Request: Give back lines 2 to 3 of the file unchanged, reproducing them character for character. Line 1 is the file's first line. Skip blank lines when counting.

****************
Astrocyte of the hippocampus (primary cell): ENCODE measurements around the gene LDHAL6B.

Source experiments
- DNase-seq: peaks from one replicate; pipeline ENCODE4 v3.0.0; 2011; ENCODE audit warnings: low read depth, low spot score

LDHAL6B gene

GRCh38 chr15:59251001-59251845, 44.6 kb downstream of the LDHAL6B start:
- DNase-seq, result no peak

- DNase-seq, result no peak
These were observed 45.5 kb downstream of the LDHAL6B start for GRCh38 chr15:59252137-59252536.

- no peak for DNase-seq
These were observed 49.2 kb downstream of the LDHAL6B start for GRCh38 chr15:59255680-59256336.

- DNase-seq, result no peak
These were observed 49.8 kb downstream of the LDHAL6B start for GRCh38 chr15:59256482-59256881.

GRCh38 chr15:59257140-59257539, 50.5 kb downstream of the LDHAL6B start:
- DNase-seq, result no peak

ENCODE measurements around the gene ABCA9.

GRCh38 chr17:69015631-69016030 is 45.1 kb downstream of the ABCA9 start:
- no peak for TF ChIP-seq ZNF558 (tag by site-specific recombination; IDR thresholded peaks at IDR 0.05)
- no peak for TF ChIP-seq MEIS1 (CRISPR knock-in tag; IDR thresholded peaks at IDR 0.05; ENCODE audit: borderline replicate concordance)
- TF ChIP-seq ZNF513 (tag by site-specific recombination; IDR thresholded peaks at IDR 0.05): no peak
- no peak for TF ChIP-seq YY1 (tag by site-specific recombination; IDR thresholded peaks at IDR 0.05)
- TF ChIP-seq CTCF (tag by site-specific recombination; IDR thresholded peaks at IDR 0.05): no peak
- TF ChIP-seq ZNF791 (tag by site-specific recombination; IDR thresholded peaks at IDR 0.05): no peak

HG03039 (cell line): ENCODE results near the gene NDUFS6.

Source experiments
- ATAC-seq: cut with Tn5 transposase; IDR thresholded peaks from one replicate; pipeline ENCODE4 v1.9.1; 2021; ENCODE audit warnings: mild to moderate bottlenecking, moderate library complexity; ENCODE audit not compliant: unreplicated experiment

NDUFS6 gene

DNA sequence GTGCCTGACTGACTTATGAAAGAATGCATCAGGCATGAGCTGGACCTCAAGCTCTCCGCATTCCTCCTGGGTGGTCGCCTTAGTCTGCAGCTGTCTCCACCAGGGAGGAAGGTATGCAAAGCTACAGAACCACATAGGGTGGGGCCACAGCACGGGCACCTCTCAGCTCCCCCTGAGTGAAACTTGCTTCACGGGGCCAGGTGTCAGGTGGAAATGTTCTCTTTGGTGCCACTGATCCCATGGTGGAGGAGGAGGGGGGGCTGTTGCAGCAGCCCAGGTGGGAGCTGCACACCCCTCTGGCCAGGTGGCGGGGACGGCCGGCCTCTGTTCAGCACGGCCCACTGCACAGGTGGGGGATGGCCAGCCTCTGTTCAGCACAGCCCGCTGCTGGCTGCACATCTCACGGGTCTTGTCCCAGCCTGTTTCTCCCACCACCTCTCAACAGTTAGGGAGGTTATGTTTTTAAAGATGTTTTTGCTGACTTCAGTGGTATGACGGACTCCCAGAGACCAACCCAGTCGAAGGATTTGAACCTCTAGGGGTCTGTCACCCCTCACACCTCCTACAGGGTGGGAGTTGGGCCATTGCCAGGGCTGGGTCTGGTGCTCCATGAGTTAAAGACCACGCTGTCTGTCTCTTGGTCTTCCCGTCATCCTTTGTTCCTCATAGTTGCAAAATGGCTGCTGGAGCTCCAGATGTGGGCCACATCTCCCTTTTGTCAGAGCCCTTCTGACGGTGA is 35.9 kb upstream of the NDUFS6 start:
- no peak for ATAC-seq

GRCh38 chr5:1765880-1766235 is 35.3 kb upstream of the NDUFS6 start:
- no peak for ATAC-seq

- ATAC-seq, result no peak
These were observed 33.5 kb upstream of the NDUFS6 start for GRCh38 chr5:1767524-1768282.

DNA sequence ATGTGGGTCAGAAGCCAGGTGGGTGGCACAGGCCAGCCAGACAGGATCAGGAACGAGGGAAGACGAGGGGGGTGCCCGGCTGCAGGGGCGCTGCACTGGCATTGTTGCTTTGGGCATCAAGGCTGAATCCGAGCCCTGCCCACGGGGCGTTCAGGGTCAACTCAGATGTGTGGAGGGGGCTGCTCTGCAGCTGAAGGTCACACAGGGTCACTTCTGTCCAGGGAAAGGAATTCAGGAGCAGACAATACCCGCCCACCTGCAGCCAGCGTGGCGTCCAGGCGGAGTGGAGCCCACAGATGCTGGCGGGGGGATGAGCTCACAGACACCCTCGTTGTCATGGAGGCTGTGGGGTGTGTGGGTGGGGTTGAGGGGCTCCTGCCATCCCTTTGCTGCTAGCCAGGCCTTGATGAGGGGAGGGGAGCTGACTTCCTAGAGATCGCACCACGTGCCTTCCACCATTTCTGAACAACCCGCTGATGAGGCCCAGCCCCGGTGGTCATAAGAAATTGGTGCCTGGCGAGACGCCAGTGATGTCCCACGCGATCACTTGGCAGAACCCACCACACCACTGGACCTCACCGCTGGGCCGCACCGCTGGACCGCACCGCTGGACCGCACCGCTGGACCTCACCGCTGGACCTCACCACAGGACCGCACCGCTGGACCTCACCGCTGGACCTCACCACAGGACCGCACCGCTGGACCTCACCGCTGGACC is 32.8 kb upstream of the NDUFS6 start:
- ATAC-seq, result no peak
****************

Source experiments
- DNase-seq: peaks from one replicate; pipeline ENCODE4 v3.0.0; 2011; ENCODE audit warnings: low read depth, low spot score